This is indeed a very silly junction: my family sometimes use the A14 on the journey north from London and more than once we have failed to spot the turn-off-to-stay-on and ended up on the A1 northbound - on one occassion doing a little loop round the outskirts of Huntingdon to get back on track again. This is easily done especially in bad weather and when engaged in conversation with a passenger. My uncle got caught out by this junction the other day, but was at least able to enjoy the delights of Grantham services and the Nottingham Ring Road...

Fra5er 25 January 2018

This is a stupid junction.

Travelling along any given road should never have to involve the action of turning off it - in order to stay on it (I know this happens elsewhere - the M25 has something just as mind-bogglingly dumb - but that's no excuse!).

Travelling Westbound, it's bad enough that the peak-time queues back up along the A14, effectively reducing it to a single lane and causing dangerous road conditions. It's even worse as you sit there in your pointless queue and gaze to your right in envy at the occasional vehicle travelling on it's merry way towards the A1...with two clear lanes to choose from!

In the opposite direction, once you have fought your way through all the confused drivers around the pointless roundabout, you find that the A14 isn't the main road you thought it was, and is in fact a mere access ramp on to a spur road, off the A1.

In both directions, the priority and emphasis is all wrong. All I can think is that during the planning of this, some faceless half-wit must have decided that most A14 users should be heading up the A1, and designed the junction accordingly.

...or maybe they just wanted to make it some sort of initiative test?

As Chris has pointed out, at one time before the A14 ran West from here, the A604 used to run North under the roundabout here and that took most of the traffic. That's why it's like it is now. It's no excuse though,

Anonymous 26 January 2018

The Fen Ditton-Ellington bypass will solve this terrible excuse for a major junction.

Anonymous 28 August 2018

They should do something like they did with the A45 - A46 Bad Junction.

Tobye 18 March 2019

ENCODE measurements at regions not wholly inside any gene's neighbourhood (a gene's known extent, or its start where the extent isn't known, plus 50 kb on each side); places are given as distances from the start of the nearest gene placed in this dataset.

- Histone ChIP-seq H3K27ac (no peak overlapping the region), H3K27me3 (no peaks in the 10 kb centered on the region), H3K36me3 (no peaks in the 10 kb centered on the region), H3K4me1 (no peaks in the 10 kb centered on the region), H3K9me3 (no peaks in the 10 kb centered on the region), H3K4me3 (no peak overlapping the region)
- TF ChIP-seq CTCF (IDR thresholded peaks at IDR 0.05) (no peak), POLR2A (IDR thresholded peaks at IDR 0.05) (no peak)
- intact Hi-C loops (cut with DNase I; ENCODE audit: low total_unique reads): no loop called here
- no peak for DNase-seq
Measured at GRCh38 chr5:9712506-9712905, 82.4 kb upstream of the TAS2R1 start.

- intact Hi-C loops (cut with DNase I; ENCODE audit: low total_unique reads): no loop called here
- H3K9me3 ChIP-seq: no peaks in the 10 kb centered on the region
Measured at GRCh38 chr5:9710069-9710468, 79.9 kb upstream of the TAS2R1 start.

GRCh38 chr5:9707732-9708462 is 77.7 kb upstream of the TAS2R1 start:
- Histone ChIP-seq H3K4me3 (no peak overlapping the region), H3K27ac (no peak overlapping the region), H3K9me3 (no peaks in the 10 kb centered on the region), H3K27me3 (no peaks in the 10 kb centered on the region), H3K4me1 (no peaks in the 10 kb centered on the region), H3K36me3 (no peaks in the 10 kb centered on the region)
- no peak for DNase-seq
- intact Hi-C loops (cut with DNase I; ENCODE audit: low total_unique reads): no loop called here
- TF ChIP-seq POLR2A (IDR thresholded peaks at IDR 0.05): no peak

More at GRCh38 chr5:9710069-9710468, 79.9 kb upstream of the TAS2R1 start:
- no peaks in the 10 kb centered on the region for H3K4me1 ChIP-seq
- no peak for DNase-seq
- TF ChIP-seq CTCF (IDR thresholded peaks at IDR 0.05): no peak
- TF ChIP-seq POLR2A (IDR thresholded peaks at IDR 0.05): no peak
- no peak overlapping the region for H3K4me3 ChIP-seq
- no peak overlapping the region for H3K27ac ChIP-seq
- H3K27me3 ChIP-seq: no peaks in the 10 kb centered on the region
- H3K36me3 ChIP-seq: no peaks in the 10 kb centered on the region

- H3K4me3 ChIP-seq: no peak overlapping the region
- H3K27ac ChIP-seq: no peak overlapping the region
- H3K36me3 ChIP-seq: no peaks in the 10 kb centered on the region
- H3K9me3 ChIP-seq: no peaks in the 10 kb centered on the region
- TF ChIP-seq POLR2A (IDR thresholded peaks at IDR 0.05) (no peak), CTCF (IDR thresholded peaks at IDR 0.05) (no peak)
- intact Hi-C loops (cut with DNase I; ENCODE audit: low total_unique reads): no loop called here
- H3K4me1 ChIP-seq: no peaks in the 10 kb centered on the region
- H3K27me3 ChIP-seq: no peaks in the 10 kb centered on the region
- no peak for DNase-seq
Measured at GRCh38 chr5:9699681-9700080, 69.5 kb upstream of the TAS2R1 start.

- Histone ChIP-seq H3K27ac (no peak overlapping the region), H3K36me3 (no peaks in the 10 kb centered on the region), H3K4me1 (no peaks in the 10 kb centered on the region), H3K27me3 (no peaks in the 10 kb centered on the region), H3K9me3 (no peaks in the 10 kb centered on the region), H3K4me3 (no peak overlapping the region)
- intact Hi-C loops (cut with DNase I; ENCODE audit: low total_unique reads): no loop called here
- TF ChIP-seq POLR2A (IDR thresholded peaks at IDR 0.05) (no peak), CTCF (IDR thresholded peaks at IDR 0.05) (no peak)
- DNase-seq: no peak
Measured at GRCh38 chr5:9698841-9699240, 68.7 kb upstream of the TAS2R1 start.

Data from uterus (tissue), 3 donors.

With the impending completion of the A14 Huntingdon Bypass, I do wonder if this junction will be left in its current form. As the current A14 running straight through the junction will see a natural sheer drop in traffic, it'll be very odd if they leave it in-situ. Perhaps an at-grade roundabout would be appropriate? Regardless, when the bypass is complete and takes the A14's current heavy burden, this appalling junction will have cheated its way out of this list!

JG Morgan 1 April 2019

This junction will NOT remain in its current form after the new A14 Huntingdon bypass (Fen Ditton to Ellington) is opened, although I do not know how soon it will change.
What is now the A14 south from here to Godmanchester is to be closed completely; the bridge over the railway is to be demolished because it is life-expired.
Quite what will happen to this (A14 - A141) junction I do not know; local readers may be able to enlighten us further.

The current A14 southwards from this junction will remain open once the A14(M) Huntingdon Southern Bypass opens. The viaduct across the railway is indeed going to close, but the existing dual carriageway will be diverted at either end of the viaduct to connect to the B1514 Brampton Road on the level. That means there will be no particular reason why the junction will have to be remodelled, unless you have specific information that it will be changed?

Dr Jo Stanley 11 June 2021

At least leave the stretch from entry onto the old A14 from the back of StIves to the first roundabout alone.
I have suffered traffic jams there for 20 years going from stives to Cambridge. At last it is a peaceful bridlepath running parallel to the intimidating 'TO THE NORTH' multilane horror. Friends suggest to me that you hired a North Country road designer to get the red wall revenge on us southerners.

I haven't hired anybody - I just run a hobby website in my spare time! You might want to speak to Highways England, but at this stage any plans they might have for your local road will have been fixed long ago, and are unlikely to be changed.

Floyd 14 June 2021

The aforementioned bridge further south is due to have gone by 2022 (at an estimated cost of £46 million). It didn't really earn it's pay either as it was only built in the 1970s and had a lot spent on it as well. Good riddance I say.